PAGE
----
New York City has reached a Settlement with Rikers Island for $2.6 million over Wrongful Death Suit

New York City, NY: Court documents indicate that New York City has reached a settlement agreement worth $2.6 million to address a lawsuit concerning the demise of a suspect held captive on Rikers Island. The lawsuit exposed significant deficiencies on the part of correctional and medical personnel.

The correction officers’ union filed a brief in federal court opposing an outside seizure of the jails on the same day that word of the settlement was received.

On June 30, 2021, at the Anna M. Kross Center, Robert Jackson, age 42, passed away of a myocardial infarction. According to Jackson’s family attorney Joshua Kelner, officers and medical staff allegedly failed to respond appropriately when Jackson entered a state of medical distress.

Samson Fadipe, a corrections officer, is accused in the lawsuit of neglecting to conduct a unit tour and emptying his post. An investigative report from the Correction Department stated that there was no floor officer in the housing unit for the next fifteen hours following his departure.

According to Kelner and the Investigations Division report, Correction Officer Troy Smith assumed his position but spent the initial hour of his tour in the day room, where he engaged in activities such as reading the newspaper, watching local news on television, and conversing, while Jackson’s condition potentially worsened.

Controversial DEI Training Put Arizona Institution In Hot Waters After Lawsuit That Alleges Cultural Aggression In Theory

Smith discovered Jackson in a state of apparent illness, according to the report. Smith called the clinic after 8 p.m. to request a medical response, but no one answered.

According to the report, he called again at 8:30 p.m. as Jackson’s condition deteriorated. At approximately 9:00 p.m., Jackson ceased to respond, prompting Smith to request medical assistance a third time before commencing chest compressions manually.

The medical staff arrived at Jackson’s location at 9:23 p.m., but he had no pulse by that time, according to the report. His demise was pronounced by a physician at 9:55 p.m.

The medical personnel reportedly did not begin assembling to respond until 9:20 p.m., according to the investigative report.

A timely medical response with a defibrillator would have likely saved Jackson, according to Kelner. The report stated that the municipal medical examiner determined he died of heart disease.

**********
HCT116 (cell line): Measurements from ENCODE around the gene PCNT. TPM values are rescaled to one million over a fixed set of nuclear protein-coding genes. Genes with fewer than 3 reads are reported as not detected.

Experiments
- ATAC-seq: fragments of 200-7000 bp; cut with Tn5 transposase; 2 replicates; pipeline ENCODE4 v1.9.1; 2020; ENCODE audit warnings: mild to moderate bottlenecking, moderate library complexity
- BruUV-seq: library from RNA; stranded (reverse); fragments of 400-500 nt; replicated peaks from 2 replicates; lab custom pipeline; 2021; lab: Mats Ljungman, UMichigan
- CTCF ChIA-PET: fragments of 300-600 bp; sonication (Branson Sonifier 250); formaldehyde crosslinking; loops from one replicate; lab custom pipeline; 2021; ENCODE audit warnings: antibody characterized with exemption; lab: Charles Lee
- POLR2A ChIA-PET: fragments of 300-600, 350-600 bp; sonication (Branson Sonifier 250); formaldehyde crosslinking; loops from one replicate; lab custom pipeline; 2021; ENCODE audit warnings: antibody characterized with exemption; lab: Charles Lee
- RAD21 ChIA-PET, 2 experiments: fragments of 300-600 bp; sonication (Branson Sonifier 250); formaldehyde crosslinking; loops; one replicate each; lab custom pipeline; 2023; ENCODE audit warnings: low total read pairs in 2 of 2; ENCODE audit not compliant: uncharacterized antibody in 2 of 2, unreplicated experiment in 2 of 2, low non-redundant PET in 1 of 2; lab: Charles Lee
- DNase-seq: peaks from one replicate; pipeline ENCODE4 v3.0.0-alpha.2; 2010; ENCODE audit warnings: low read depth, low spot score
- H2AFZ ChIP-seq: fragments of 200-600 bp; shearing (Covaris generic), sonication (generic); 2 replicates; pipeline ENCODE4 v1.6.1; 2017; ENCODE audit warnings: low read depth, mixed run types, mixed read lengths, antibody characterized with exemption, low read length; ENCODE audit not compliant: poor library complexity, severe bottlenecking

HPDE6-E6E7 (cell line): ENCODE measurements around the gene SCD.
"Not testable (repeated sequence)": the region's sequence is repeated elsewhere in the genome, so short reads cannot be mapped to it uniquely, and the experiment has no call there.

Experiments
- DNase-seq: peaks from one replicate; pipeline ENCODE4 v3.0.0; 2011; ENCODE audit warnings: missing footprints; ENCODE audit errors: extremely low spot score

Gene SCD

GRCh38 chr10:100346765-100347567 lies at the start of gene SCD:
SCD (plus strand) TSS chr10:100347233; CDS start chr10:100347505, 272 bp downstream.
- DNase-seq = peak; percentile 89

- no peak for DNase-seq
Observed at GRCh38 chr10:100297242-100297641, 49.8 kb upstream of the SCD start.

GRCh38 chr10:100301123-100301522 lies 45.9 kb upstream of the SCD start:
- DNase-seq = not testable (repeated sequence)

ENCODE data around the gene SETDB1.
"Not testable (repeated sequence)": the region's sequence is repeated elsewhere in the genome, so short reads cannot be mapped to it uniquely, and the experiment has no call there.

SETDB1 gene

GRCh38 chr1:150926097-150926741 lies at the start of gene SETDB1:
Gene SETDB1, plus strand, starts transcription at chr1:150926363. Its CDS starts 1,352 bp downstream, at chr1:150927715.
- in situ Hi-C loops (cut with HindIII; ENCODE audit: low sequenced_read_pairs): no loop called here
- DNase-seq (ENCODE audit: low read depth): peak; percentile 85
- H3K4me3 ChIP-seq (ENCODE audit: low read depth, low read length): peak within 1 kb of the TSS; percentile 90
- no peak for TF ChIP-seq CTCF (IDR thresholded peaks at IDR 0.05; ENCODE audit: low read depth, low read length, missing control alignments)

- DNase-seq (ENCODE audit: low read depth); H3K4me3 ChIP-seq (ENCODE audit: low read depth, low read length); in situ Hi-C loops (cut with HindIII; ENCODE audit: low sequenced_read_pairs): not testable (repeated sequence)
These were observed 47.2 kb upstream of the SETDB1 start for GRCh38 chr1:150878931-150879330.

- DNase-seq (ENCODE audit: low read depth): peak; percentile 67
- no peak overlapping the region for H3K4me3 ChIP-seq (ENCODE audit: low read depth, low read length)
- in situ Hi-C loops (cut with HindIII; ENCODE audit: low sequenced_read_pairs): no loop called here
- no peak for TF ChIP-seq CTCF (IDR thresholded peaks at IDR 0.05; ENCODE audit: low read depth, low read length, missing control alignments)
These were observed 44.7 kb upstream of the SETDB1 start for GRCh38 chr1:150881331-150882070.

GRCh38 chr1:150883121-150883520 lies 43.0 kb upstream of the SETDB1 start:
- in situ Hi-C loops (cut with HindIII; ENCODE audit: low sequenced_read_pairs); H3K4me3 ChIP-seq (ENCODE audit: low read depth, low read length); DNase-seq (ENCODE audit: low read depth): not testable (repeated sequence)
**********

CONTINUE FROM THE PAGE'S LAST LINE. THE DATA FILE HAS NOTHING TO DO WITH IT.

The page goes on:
Lawsuit Against Animal Services After Horrible Dog Attack Left Woman With No Hands In South Carolina

Fadipe remained in the unit’s command post while claiming to be on excursions, according to an investigative report from the Correction Department. A 28-day suspension was imposed on him, and allegations of dereliction of duty and logbook falsification were recommended; however, the investigation concluded that staff actions “did not contribute” to Jackson’s demise.

The court documents indicate that Fadipe, the officer accused of malfeasance by the Correction Department, is obligated to make a payment of $500 as an atypical component of the settlement.

Jackson was among sixteen inmates to pass away in 2021; 19 perished in 2022; and nine perished in 2023. Three additional fatalities have occurred thus far in 2024.

The 44 fatalities in custody between 2021 and 2023 represent a 109% increase over the 21 deaths that occurred in jail in 2018, 2019, and 2020, according to city statistics.

The settlement is the most recent in a series of similar disbursements precipitated by the three-year increase in homicides in correctional facilities. He stated that Kelner has resolved five wrongful death cases on his own, earning the city approximately $12 million in compensation.

Wednesday, the Correction Officers Benevolent Association submitted its brief in Nunez v. City of New York, the seminal class action litigation from 2011 that resulted in a consent decree from the Justice Department in 2015 and the establishment of a federal monitor to monitor violence and uses of force in New York City jails.

The Justice Department and the Legal Aid Society both submitted motions in November supporting the appointment of an external administrator to be granted authority over the jail system. They argued that if the city retains control, the situation will not improve.

The city responded on March 19, contending that the status quo provides the finest service to New Yorkers.

According to a new brief opposing receivership filed by COBA, the jail population has become “more violent” and a greater proportion of inmates suffer from severe mental maladies. In contrast, the total number of officers decreased by 35% between 2020 and 2024, or 8,900 to 5,700, according to the COBA brief.